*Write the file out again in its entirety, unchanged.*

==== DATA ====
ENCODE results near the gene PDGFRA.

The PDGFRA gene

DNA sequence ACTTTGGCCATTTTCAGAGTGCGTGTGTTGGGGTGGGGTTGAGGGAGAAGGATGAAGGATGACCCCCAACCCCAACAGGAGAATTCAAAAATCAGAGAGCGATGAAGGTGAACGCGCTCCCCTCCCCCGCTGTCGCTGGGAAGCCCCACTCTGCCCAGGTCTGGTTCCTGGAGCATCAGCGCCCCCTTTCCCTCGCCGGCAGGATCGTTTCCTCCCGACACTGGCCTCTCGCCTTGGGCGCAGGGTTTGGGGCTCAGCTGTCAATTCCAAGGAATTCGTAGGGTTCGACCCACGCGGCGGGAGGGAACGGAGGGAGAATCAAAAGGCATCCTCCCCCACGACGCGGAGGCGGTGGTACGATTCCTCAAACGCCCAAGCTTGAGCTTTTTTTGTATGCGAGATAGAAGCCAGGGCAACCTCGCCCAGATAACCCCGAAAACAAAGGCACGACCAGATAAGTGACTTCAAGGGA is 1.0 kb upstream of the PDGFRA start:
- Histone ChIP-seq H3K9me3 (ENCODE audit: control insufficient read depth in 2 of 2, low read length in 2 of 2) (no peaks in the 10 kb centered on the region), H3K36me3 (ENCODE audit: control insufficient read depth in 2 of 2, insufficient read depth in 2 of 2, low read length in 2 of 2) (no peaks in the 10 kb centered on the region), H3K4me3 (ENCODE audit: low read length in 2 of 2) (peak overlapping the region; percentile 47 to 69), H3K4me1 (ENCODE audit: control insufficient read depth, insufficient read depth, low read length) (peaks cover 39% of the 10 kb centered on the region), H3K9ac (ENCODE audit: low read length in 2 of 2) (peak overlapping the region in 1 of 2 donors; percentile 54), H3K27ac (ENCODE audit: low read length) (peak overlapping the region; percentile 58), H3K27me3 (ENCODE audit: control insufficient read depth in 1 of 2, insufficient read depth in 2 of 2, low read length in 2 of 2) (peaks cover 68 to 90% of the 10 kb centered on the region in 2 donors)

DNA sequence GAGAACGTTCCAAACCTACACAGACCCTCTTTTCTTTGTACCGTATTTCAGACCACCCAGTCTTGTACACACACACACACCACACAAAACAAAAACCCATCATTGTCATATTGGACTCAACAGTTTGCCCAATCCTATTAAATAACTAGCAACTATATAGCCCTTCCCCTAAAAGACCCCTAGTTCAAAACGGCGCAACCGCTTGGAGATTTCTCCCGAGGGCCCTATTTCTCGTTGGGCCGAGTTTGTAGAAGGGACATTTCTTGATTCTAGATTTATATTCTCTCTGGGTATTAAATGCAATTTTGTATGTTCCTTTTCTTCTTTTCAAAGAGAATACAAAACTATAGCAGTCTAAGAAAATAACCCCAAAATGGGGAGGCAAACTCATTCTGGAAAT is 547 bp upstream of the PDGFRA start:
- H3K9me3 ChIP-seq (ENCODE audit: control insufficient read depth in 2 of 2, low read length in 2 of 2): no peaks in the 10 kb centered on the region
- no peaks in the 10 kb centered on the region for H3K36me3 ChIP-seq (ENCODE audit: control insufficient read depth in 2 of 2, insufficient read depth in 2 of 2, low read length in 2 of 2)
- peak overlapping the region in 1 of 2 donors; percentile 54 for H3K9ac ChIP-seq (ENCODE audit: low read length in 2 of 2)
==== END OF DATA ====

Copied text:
ENCODE results near the gene PDGFRA.

The PDGFRA gene

DNA sequence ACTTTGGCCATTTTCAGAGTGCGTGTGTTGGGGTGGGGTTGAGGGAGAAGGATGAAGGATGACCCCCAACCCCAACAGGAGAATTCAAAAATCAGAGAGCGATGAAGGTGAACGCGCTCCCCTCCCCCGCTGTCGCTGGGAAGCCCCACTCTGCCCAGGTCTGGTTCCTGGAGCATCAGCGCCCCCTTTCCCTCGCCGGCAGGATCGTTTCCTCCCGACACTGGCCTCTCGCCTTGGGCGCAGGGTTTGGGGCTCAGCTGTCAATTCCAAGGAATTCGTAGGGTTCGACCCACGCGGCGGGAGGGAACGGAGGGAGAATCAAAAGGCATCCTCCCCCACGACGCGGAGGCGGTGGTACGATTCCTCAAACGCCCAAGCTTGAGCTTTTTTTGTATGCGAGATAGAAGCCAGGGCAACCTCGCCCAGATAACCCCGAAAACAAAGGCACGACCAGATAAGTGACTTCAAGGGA is 1.0 kb upstream of the PDGFRA start:
- Histone ChIP-seq H3K9me3 (ENCODE audit: control insufficient read depth in 2 of 2, low read length in 2 of 2) (no peaks in the 10 kb centered on the region), H3K36me3 (ENCODE audit: control insufficient read depth in 2 of 2, insufficient read depth in 2 of 2, low read length in 2 of 2) (no peaks in the 10 kb centered on the region), H3K4me3 (ENCODE audit: low read length in 2 of 2) (peak overlapping the region; percentile 47 to 69), H3K4me1 (ENCODE audit: control insufficient read depth, insufficient read depth, low read length) (peaks cover 39% of the 10 kb centered on the region), H3K9ac (ENCODE audit: low read length in 2 of 2) (peak overlapping the region in 1 of 2 donors; percentile 54), H3K27ac (ENCODE audit: low read length) (peak overlapping the region; percentile 58), H3K27me3 (ENCODE audit: control insufficient read depth in 1 of 2, insufficient read depth in 2 of 2, low read length in 2 of 2) (peaks cover 68 to 90% of the 10 kb centered on the region in 2 donors)

DNA sequence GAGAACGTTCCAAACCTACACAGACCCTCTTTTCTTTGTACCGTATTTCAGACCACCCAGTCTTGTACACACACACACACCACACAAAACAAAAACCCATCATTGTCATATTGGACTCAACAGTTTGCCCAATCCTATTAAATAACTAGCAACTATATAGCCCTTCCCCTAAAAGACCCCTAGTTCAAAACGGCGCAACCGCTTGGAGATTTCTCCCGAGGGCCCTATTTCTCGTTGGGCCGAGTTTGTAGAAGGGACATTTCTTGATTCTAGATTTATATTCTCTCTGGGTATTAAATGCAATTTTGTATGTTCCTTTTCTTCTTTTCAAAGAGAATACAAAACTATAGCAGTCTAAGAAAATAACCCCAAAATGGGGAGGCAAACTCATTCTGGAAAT is 547 bp upstream of the PDGFRA start:
- H3K9me3 ChIP-seq (ENCODE audit: control insufficient read depth in 2 of 2, low read length in 2 of 2): no peaks in the 10 kb centered on the region
- no peaks in the 10 kb centered on the region for H3K36me3 ChIP-seq (ENCODE audit: control insufficient read depth in 2 of 2, insufficient read depth in 2 of 2, low read length in 2 of 2)
- peak overlapping the region in 1 of 2 donors; percentile 54 for H3K9ac ChIP-seq (ENCODE audit: low read length in 2 of 2)